- A higher corneal eccentricity (e-value) and higher apical corneal power can denote more treatment potential.
- An active lifestyle for which the benefits of ortho-k are recognized, including water sports.
- Those who are motivated to wear contact lenses but have suffered soft contact lens related dry eye symptoms.
While there are software fitting systems available for ortho-k that can help you to assess topographical suitability of your patient's eyes and support lens design,16 it is important to also assess a patient's individual, lifestyle and motivational factors to ensure success in ortho-k fitting.
Meet the Authors:
About Jeanne Saw
Jeanne is a clinical optometrist based in Sydney, Australia. She has worked as a research assistant with leading vision scientists, and has a keen interest in myopia control and professional education.
Read Jeanne's work in the CLINICAL domain of MyopiaProfile.com. Jeanne also writes for our My Kids Vision website, our public awareness platform, and supports development of new resources across our platforms.
This content is brought to you thanks to unrestricted educational grant from
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- Alharbi A, Swarbrick HA. The effects of overnight orthokeratology lens wear on corneal thickness. Invest Ophthalmol Vis Sci. 2003 Jun;44(6):2518-23.
- Hiraoka T, Kakita T, Okamoto F, Takahashi H, Oshika T. Long-term effect of overnight orthokeratology on axial length elongation in childhood myopia: a 5-year follow-up study. Invest Ophthalmol Vis Sci. 2012 Jun 22;53(7):3913-9.
- Cho P, Cheung SW. Retardation of myopia in Orthokeratology (ROMIO) study: a 2-year randomized clinical trial. Invest Ophthalmol Vis Sci. 2012 Oct 11;53(11):7077-85.
- Santodomingo-Rubido J, Villa-Collar C, Gilmartin B, Gutiérrez-Ortega R. Myopia control with orthokeratology contact lenses in Spain: refractive and biometric changes. Invest Ophthalmol Vis Sci. 2012 Jul 31;53(8):5060-5.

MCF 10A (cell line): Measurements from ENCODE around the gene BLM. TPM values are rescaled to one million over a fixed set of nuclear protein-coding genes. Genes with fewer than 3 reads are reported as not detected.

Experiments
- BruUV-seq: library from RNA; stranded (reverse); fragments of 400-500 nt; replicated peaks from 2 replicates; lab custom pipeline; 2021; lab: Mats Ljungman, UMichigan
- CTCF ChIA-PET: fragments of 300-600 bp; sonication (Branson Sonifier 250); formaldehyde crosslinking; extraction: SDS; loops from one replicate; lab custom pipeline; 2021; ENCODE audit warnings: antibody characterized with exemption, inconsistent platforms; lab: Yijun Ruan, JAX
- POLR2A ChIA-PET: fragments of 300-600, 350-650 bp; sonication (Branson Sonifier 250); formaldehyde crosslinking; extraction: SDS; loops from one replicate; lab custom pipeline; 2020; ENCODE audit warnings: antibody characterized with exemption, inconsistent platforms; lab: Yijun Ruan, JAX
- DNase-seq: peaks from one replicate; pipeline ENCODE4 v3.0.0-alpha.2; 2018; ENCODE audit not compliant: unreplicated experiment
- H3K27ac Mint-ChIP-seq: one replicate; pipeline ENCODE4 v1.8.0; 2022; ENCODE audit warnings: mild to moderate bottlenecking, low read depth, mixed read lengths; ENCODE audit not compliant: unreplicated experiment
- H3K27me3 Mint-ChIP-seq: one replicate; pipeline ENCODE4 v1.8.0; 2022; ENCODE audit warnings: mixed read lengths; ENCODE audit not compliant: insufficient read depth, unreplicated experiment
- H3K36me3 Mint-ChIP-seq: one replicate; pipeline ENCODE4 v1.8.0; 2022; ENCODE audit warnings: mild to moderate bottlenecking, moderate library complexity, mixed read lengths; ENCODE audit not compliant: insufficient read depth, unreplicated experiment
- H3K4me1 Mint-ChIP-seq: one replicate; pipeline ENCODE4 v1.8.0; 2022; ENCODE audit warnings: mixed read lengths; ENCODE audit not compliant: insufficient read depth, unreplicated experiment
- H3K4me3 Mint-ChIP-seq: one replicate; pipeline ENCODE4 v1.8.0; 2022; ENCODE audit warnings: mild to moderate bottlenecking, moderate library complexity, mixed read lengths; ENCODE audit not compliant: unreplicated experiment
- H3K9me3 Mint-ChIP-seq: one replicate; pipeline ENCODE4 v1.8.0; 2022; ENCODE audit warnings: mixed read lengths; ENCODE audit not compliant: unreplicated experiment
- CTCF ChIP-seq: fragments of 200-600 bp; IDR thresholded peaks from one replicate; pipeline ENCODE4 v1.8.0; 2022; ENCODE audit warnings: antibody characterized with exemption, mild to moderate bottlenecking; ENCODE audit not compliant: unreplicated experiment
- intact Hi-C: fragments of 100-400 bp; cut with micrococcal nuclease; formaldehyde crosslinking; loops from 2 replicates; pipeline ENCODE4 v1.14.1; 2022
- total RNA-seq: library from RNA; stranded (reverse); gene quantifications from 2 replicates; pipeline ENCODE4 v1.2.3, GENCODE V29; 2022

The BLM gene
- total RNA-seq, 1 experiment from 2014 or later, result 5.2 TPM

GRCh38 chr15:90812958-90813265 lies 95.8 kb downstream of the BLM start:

- Chen C, Cheung SW, Cho P. Myopia control using toric orthokeratology (TO-SEE study). Invest Ophthalmol Vis Sci. 2013 Oct 3;54(10):6510-7
- Maseedupally VK, Gifford P, Lum E, Naidu R, Sidawi D, Wang B, Swarbrick HA. Treatment Zone Decentration During Orthokeratology on Eyes with Corneal Toricity. Optom Vis Sci. 2016 Sep;93(9):1101-11.
- Mountford J. Corneal and refractive changes due to orthokeratology. Orthokeratology - Principles and Practice. 2004. 175-203.
- Jayakumar J, Swarbrick HA. The effect of age on short-term orthokeratology. Optom Vis Sci. 2005 Jun;82(6):505-11.
- Mountford J, Pesudovs K. An analysis of the astigmatic changes induced by accelerated orthokeratology. Clin Exp Optom. 2002 Sep;85(5):284-93.
- Chan B, Cho P, Mountford J. Relationship between corneal topographical changes and subjective myopic reduction in overnight orthokeratology: a retrospective study. Clin Exp Optom. 2010 Jul;93(4):237-42.
- Carnt N, Stapleton F. Strategies for the prevention of contact lens-related Acanthamoeba keratitis: a review. Ophthalmic Physiol Opt. 2016 Mar;36(2):77-92.
- Markoulli M, Kolanu S. Contact lens wear and dry eyes: challenges and solutions. Clin Optom (Auckl). 2017 Feb 15;9:41-48.
- Ruan J, Zhang Y, Chen Y. Influence of overnight orthokeratology on tear film and meibomian glands in myopic children: a prospective study. BMC Ophthalmol. 2023 Apr 3;23(1):136.
- Duong K, McGwin G Jr, Franklin QX, Cox J, Pucker AD. Treating Uncomfortable Contact Lens Wear With Orthokeratology. Eye Contact Lens. 2021 Feb 1;47(2):74-80.
- Chan KY, Cheung SW, Cho P. Clinical performance of an orthokeratology lens fitted with the aid of a computer software in Chinese children. Cont Lens Anterior Eye. 2012;35(4):180-184.